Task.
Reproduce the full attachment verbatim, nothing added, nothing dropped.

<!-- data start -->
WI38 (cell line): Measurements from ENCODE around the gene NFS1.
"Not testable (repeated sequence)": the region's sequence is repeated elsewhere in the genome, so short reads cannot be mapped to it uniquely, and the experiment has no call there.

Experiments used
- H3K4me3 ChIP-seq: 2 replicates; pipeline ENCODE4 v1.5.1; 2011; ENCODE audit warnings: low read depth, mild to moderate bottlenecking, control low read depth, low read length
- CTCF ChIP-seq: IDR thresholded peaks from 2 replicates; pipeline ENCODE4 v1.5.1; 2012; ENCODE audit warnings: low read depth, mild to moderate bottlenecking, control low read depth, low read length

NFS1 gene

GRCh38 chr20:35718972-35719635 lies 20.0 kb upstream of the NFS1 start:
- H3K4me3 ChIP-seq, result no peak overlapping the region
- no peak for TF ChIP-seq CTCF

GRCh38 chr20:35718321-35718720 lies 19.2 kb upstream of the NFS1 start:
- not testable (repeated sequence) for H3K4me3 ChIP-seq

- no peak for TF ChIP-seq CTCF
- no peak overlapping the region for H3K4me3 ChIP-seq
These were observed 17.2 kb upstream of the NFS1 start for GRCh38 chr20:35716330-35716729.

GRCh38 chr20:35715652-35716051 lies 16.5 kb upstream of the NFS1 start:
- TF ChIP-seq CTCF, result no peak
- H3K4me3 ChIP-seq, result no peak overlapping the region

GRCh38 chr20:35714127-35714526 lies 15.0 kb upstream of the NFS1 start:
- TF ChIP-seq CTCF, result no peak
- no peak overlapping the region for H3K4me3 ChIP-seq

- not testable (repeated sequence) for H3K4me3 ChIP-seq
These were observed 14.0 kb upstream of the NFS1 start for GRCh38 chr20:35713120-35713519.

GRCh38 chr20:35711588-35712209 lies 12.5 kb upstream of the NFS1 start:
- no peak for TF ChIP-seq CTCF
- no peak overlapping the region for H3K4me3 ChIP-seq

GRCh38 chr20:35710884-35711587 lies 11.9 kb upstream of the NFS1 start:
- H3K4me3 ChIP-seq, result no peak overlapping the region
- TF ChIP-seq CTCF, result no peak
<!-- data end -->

WI38 (cell line): Measurements from ENCODE around the gene NFS1.
"Not testable (repeated sequence)": the region's sequence is repeated elsewhere in the genome, so short reads cannot be mapped to it uniquely, and the experiment has no call there.

Experiments used
- H3K4me3 ChIP-seq: 2 replicates; pipeline ENCODE4 v1.5.1; 2011; ENCODE audit warnings: low read depth, mild to moderate bottlenecking, control low read depth, low read length
- CTCF ChIP-seq: IDR thresholded peaks from 2 replicates; pipeline ENCODE4 v1.5.1; 2012; ENCODE audit warnings: low read depth, mild to moderate bottlenecking, control low read depth, low read length

NFS1 gene

GRCh38 chr20:35718972-35719635 lies 20.0 kb upstream of the NFS1 start:
- H3K4me3 ChIP-seq, result no peak overlapping the region
- no peak for TF ChIP-seq CTCF

GRCh38 chr20:35718321-35718720 lies 19.2 kb upstream of the NFS1 start:
- not testable (repeated sequence) for H3K4me3 ChIP-seq

- no peak for TF ChIP-seq CTCF
- no peak overlapping the region for H3K4me3 ChIP-seq
These were observed 17.2 kb upstream of the NFS1 start for GRCh38 chr20:35716330-35716729.

GRCh38 chr20:35715652-35716051 lies 16.5 kb upstream of the NFS1 start:
- TF ChIP-seq CTCF, result no peak
- H3K4me3 ChIP-seq, result no peak overlapping the region

GRCh38 chr20:35714127-35714526 lies 15.0 kb upstream of the NFS1 start:
- TF ChIP-seq CTCF, result no peak
- no peak overlapping the region for H3K4me3 ChIP-seq

- not testable (repeated sequence) for H3K4me3 ChIP-seq
These were observed 14.0 kb upstream of the NFS1 start for GRCh38 chr20:35713120-35713519.

GRCh38 chr20:35711588-35712209 lies 12.5 kb upstream of the NFS1 start:
- no peak for TF ChIP-seq CTCF
- no peak overlapping the region for H3K4me3 ChIP-seq

GRCh38 chr20:35710884-35711587 lies 11.9 kb upstream of the NFS1 start:
- H3K4me3 ChIP-seq, result no peak overlapping the region
- TF ChIP-seq CTCF, result no peak